In the workplace, the expansion of digital communications can best be seen in the centrality of email in everyday work.
Adding to this is the more recent phenomenon of social networking through Facebook and more professional sites such as LinkedIn.
These new areas of e-communication have become major highways of information flow both inside and outside the workplace.
While the benefits of an increasingly connected workforce are promoted, the potential negative consequences of e-communication are less noticeable.
Our recent study – The Electronic Workplace – is the first national study of employees’ attitudes to electronic monitoring and surveillance in the Australian workplace and was conducted jointly by Monash University and the University of Tasmania.
It identifies several concerning, even cavalier, attitudes by employees to the use of social media, personal data and privacy.
The use of social media at work
Of those surveyed, 31 percent reported using social networking sites during work hours. Facebook was the most used site at work (94 percent), with only 14 percent acknowledging using social media solely for work-related activities, compared with 42 percent using it just for personal (non-work related) activities, a 3 to 1 ratio.
Just under half (45 percent) used social media for both work and personal activities. This highlights the issue of blurring the workplace/private space boundaries and the work and private life boundaries.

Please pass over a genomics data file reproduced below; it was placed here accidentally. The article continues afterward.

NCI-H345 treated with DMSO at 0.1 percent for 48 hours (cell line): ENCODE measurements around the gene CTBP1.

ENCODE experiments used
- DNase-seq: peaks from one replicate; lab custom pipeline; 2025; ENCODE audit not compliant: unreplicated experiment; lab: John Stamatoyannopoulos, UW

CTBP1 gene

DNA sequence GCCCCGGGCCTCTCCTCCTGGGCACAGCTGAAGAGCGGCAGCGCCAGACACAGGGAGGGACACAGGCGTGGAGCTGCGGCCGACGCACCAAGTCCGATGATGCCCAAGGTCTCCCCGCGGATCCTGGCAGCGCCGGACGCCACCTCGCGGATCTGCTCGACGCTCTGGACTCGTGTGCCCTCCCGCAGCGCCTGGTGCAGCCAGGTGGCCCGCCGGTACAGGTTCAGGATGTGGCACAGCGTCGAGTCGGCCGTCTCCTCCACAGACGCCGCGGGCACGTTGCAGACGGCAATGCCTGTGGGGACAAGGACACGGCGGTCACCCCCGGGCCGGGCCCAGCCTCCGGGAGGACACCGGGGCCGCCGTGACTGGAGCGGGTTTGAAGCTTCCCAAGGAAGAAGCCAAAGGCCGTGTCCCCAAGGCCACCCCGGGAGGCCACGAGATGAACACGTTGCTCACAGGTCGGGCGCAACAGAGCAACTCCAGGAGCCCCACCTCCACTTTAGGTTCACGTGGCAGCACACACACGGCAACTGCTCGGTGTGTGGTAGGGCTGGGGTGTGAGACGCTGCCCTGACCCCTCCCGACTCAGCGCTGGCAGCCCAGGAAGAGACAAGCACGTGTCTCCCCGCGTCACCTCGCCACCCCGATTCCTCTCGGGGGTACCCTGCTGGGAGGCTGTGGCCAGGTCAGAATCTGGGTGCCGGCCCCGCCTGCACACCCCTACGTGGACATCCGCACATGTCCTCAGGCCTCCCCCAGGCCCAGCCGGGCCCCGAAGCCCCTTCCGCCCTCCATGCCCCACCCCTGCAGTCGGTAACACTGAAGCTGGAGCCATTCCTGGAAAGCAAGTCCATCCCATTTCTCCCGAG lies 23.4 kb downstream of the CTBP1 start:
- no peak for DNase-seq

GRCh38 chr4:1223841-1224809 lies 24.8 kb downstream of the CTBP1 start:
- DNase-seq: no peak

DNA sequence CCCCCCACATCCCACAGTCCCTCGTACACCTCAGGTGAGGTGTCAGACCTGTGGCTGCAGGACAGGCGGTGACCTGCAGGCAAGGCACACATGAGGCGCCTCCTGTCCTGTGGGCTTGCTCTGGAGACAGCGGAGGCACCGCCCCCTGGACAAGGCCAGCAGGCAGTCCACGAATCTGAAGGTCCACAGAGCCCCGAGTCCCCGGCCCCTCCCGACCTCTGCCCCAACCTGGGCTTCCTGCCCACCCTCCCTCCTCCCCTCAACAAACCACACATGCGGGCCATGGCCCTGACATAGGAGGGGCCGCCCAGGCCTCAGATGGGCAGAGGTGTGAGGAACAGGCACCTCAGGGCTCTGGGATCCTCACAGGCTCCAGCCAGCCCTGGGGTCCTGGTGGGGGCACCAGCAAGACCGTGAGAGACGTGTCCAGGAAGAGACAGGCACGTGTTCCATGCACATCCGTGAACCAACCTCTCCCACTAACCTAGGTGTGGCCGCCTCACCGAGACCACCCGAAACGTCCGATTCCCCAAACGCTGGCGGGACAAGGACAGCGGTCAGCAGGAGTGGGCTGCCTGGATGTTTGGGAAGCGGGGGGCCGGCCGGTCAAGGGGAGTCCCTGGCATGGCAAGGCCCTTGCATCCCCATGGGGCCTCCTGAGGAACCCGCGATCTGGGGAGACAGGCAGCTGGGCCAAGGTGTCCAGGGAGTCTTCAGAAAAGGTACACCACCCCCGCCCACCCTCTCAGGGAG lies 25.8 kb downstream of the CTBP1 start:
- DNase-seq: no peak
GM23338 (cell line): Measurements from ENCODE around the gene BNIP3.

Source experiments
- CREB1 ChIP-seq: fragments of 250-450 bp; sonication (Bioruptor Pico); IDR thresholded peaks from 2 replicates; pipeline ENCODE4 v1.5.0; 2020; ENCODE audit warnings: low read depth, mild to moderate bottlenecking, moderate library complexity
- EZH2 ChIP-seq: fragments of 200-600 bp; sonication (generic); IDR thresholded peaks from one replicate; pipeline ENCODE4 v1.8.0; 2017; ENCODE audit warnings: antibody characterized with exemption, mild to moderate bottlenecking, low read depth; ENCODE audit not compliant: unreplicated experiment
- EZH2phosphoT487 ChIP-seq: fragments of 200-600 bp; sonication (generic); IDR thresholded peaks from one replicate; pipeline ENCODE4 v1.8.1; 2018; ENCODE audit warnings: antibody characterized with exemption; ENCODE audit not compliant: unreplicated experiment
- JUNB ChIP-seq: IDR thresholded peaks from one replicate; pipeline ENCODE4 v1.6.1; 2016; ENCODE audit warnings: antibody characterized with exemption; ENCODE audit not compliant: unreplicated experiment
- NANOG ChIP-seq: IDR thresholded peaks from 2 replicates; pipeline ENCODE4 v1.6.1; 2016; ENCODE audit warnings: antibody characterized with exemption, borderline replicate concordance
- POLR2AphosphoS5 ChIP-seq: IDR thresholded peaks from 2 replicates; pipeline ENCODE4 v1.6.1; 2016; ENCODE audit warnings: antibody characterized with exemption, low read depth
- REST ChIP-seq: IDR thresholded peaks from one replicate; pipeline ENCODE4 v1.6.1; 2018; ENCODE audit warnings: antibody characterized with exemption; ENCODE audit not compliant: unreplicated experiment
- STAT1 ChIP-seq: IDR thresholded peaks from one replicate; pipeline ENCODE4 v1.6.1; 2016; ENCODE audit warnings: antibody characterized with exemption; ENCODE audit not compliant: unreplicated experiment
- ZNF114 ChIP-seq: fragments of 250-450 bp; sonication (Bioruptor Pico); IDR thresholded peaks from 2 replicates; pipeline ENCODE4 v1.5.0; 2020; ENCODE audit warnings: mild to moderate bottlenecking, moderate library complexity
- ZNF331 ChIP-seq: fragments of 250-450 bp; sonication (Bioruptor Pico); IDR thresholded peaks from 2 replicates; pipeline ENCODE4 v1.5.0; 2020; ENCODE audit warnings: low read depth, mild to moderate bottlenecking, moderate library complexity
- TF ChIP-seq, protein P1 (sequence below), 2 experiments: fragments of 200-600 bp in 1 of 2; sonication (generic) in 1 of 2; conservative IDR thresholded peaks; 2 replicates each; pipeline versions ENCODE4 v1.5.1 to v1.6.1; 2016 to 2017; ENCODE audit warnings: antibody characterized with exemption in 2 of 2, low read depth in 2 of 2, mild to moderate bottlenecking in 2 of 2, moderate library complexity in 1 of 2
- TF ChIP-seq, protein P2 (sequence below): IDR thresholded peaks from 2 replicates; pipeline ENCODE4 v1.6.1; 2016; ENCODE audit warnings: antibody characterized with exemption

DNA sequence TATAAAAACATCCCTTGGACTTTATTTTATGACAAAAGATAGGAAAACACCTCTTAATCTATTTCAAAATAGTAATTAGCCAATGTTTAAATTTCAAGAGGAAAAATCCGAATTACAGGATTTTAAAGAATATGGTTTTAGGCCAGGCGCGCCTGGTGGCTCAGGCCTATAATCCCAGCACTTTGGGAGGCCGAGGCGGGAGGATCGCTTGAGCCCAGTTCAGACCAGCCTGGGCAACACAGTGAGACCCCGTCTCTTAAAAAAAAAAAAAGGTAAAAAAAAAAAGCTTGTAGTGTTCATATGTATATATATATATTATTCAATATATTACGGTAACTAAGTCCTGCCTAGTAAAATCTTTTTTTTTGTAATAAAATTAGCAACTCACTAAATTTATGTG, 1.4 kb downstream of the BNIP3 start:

Given this, it is of concern that only 35 percent of respondents reported the presence of a policy or statement concerning the use of social media at work. Of those, less than one third – and 12 percent of those surveyed – indicated they had received training around the use and intent of such a policy.
Privacy at Work
An underlying theme associated with this research is the issue of employee privacy. Along with the development of technology within the digital workplace, the amount of information an employer holds on an employee continues to increase.
With this in mind, we asked employees during our study about their views on the information their employer holds on them.
In terms of an employee’s rights to access this personal information, 72 percent reported they understood their access rights on this important issue. However, only 51 percent understood what this personal information was used for, and only 53 percent knew who within the organisation had access to it.
In terms of the use and disclosure of personal information by the employer, 62 percent of respondents indicated they were not at all concerned about how their employer used this personal information; and a further 20 percent only a “little” concerned.
These results are worrying in that there appears a lack of concern about or awareness of the quantity of information employers hold, who can access it and what it is used for.
From an organisational perspective, issues associated with the development of policies around privacy at work do not appear to be understood as well as might be expected.
These results indicate that this is likely to an area for conflict for both employers and employees, as the amount of information acquired on an employee increases and employers look to potentially sanction employees over how and for what they are using electronic media.
Employees using social networking to discuss their personal and professional lives is increasingly an area for conflict.
This escalating use of online systems and information flows highlights the blur between professional and private lives.
It also highlights the information these online sites hold, and to what extent the employer has the right to monitor this free flow of information.
To deal with these emerging issues, organisations’ digital communication policies and practices may become increasingly invasive. We might be seeing the end to privacy as we know it.
Peter Holland is an associate professor in human resource management and employee relations at Monash University. This article was originally published at The Conversation.